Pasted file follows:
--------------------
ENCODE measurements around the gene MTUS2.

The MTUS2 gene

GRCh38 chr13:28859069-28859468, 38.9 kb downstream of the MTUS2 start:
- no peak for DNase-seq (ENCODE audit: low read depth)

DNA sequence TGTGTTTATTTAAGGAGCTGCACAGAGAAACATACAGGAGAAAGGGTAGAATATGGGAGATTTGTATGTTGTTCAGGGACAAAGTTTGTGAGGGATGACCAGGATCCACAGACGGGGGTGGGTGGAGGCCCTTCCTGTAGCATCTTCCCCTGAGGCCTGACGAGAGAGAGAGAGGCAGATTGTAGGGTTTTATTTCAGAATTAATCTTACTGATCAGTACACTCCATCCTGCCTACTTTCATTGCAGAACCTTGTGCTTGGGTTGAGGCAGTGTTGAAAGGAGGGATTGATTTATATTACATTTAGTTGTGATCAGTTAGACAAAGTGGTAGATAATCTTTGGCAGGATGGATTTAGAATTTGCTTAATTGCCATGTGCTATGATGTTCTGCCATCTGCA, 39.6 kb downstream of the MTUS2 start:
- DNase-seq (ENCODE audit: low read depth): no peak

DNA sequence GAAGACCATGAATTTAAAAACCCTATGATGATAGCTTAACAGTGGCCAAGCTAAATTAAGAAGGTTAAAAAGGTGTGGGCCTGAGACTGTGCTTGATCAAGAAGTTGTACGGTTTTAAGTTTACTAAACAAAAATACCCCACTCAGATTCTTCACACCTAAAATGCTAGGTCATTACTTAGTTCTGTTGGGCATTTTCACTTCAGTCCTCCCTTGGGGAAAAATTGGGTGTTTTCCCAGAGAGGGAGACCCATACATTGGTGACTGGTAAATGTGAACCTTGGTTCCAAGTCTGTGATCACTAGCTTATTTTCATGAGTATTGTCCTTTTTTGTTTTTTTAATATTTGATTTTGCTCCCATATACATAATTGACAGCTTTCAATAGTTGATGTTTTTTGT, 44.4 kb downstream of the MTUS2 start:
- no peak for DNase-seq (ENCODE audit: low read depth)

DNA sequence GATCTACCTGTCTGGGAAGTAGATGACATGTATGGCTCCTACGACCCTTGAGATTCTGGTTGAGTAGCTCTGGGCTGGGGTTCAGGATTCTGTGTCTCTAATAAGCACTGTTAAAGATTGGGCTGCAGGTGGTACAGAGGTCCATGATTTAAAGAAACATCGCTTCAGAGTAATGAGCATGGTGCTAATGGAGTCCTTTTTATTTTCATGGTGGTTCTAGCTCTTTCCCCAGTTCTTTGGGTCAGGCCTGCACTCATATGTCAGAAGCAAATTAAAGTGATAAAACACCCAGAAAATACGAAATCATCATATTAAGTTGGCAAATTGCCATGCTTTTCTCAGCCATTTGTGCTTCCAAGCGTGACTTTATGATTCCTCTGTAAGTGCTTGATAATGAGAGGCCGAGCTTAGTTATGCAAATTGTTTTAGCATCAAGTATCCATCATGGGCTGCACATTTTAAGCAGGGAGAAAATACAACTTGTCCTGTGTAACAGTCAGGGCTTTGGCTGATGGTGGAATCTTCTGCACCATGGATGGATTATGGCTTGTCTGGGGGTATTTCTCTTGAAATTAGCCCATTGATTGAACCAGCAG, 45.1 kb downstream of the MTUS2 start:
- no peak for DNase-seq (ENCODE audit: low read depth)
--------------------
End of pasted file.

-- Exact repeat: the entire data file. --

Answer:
ENCODE measurements around the gene MTUS2.

The MTUS2 gene

GRCh38 chr13:28859069-28859468, 38.9 kb downstream of the MTUS2 start:
- no peak for DNase-seq (ENCODE audit: low read depth)

DNA sequence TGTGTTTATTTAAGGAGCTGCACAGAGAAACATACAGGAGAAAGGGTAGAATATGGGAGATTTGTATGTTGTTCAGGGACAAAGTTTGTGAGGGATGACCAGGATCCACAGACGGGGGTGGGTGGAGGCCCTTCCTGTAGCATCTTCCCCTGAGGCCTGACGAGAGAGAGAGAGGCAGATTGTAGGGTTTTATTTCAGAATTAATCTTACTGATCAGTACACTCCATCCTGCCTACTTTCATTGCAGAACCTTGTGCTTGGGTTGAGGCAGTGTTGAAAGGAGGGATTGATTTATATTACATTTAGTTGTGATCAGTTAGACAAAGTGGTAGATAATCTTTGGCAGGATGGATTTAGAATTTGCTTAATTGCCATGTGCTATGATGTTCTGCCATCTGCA, 39.6 kb downstream of the MTUS2 start:
- DNase-seq (ENCODE audit: low read depth): no peak

DNA sequence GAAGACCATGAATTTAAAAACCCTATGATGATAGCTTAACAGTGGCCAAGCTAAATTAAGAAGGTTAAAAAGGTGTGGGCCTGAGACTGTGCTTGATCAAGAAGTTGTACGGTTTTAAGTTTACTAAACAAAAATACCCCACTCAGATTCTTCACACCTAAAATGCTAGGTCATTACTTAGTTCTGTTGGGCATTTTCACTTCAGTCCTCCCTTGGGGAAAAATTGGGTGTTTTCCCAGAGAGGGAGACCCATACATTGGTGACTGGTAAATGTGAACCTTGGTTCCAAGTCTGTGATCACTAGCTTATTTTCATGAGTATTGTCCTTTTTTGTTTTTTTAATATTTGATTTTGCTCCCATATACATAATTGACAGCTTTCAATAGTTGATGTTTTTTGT, 44.4 kb downstream of the MTUS2 start:
- no peak for DNase-seq (ENCODE audit: low read depth)

DNA sequence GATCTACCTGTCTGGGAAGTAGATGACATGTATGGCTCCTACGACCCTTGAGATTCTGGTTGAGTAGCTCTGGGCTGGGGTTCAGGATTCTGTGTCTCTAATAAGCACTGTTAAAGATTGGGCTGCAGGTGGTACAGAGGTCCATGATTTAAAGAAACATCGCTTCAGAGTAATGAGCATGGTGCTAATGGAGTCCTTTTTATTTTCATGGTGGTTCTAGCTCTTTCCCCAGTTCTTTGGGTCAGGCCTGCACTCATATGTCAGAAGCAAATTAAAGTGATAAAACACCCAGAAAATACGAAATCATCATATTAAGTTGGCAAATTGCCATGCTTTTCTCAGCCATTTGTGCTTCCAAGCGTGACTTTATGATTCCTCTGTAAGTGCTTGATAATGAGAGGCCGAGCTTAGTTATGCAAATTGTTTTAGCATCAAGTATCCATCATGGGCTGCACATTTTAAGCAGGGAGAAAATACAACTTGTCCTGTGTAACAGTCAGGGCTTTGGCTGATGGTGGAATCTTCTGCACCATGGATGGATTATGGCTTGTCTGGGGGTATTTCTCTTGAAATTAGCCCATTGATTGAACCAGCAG, 45.1 kb downstream of the MTUS2 start:
- no peak for DNase-seq (ENCODE audit: low read depth)